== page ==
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Poisoning the Mind: Arsenic Contamination of Drinking Water Wells and Children's Educational Achievement in Rural Bangladesh
by Niaz Asadullah, Nazmul Chaudhury
(May 2011)
published in: Economics of Education Review, 2011, 30 (5), 873-888

Abstract:
Bangladesh has experienced the largest mass poisoning of a population in history owing to contamination of groundwater with naturally occurring inorganic arsenic. Prolonged drinking of such water risks development of diseases and therefore has implications for children's cognitive and psychological development. This study examines the effect of arsenic contamination of tubewells, the primary source of drinking water at home, on the learning outcome of school-going children in rural Bangladesh using recent nationally representative data on secondary school children. We unambiguously find a negative and statistically significant correlation between mathematics scores and arsenic-contaminated drinking tubewells at home, net of the child's socio-economic status, parental background and school specific unobserved correlates of learning. Similar correlations are found for an alternative measure of student achievement and subjective well-being (i.e. self-reported measure of life satisfaction), of the student. We conclude by discussing the policy implication of our findings in the context of the current debate over the adverse effect of arsenic poisoning on children.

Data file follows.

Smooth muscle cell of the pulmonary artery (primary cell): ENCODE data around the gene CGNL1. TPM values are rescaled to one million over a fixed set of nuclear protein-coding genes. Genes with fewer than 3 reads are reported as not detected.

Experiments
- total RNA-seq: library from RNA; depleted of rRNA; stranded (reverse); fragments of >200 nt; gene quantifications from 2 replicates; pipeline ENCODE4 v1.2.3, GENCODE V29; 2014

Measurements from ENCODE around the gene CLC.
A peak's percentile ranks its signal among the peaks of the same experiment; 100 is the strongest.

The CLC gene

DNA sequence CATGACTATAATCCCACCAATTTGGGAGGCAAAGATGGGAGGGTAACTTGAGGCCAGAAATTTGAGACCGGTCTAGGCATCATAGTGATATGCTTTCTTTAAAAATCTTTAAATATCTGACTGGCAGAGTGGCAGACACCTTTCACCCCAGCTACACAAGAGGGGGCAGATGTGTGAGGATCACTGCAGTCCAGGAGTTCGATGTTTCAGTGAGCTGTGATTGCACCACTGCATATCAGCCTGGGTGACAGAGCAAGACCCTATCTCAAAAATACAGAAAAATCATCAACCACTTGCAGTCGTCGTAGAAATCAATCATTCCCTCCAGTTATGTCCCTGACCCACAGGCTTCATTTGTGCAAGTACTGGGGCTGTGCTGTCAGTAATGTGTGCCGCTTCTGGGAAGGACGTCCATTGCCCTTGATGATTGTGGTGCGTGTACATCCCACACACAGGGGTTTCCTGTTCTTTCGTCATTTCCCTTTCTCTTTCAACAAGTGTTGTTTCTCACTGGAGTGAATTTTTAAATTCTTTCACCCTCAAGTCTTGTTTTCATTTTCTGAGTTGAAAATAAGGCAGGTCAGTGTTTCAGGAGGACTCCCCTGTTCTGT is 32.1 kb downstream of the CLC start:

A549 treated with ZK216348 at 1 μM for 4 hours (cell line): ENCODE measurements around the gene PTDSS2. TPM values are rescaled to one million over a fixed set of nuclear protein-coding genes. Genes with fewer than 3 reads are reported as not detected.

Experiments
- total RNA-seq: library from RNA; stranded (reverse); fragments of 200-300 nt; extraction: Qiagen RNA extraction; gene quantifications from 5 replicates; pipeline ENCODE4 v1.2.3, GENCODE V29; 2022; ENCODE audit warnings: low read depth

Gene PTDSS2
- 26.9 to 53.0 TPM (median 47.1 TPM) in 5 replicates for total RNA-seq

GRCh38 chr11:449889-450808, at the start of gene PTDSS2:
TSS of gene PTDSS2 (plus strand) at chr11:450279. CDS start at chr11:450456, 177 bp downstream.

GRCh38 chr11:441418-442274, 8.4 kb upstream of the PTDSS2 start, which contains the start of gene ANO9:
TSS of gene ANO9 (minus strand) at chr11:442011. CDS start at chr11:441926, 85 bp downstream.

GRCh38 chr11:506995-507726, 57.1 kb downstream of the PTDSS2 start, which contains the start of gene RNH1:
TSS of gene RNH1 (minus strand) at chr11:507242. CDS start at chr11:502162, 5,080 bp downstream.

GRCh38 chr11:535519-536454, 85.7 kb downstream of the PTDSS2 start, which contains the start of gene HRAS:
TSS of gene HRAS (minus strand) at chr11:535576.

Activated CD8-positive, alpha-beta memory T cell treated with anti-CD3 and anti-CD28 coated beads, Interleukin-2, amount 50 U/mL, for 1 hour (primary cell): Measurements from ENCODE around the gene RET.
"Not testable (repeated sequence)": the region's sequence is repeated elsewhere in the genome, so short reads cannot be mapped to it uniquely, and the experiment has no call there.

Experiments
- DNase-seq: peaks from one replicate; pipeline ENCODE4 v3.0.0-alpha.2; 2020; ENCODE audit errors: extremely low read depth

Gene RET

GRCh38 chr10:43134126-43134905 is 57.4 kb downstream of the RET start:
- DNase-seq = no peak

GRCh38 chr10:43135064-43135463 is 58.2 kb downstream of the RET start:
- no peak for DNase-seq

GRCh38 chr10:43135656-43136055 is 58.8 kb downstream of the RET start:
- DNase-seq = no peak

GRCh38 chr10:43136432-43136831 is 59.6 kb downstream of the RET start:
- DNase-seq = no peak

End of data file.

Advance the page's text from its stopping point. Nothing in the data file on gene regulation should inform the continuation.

Text: See Discussion Paper No. 5716  




 

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